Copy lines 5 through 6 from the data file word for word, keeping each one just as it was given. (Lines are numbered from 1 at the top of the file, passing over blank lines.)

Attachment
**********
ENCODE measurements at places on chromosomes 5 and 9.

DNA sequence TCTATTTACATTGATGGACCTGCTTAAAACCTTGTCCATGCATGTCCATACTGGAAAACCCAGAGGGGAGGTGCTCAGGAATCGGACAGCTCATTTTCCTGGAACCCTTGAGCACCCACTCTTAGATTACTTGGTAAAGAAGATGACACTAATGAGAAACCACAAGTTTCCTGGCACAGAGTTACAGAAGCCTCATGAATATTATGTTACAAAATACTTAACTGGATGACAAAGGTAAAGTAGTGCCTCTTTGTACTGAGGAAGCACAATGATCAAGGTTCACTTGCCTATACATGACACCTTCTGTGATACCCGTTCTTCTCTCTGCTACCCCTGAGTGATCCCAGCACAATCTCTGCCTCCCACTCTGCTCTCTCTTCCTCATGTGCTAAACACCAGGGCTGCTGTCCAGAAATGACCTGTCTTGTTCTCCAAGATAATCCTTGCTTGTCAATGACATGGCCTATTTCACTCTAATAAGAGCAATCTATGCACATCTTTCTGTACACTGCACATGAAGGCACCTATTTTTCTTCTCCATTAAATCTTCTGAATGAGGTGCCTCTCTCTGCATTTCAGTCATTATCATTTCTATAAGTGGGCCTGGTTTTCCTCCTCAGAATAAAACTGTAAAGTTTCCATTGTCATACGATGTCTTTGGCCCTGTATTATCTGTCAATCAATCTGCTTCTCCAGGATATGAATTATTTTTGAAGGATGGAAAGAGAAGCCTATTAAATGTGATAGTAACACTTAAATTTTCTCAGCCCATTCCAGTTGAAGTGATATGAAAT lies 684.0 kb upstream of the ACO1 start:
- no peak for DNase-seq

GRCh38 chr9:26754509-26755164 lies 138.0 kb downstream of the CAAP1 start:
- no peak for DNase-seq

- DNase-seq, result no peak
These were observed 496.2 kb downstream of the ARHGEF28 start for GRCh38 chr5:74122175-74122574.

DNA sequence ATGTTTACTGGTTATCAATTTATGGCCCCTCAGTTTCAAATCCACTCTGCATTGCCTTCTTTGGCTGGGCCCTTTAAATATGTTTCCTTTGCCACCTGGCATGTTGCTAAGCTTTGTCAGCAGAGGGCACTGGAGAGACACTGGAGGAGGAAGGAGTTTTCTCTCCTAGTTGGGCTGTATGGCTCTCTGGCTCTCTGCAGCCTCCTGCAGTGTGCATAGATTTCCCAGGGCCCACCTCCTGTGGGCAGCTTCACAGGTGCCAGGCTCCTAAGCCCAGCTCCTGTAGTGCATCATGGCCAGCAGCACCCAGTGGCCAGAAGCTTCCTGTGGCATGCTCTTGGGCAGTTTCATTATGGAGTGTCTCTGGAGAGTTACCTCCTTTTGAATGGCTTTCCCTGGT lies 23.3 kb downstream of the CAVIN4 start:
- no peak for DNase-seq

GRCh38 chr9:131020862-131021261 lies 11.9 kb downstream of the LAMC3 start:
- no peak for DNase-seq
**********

- no peak for DNase-seq

- DNase-seq, result no peak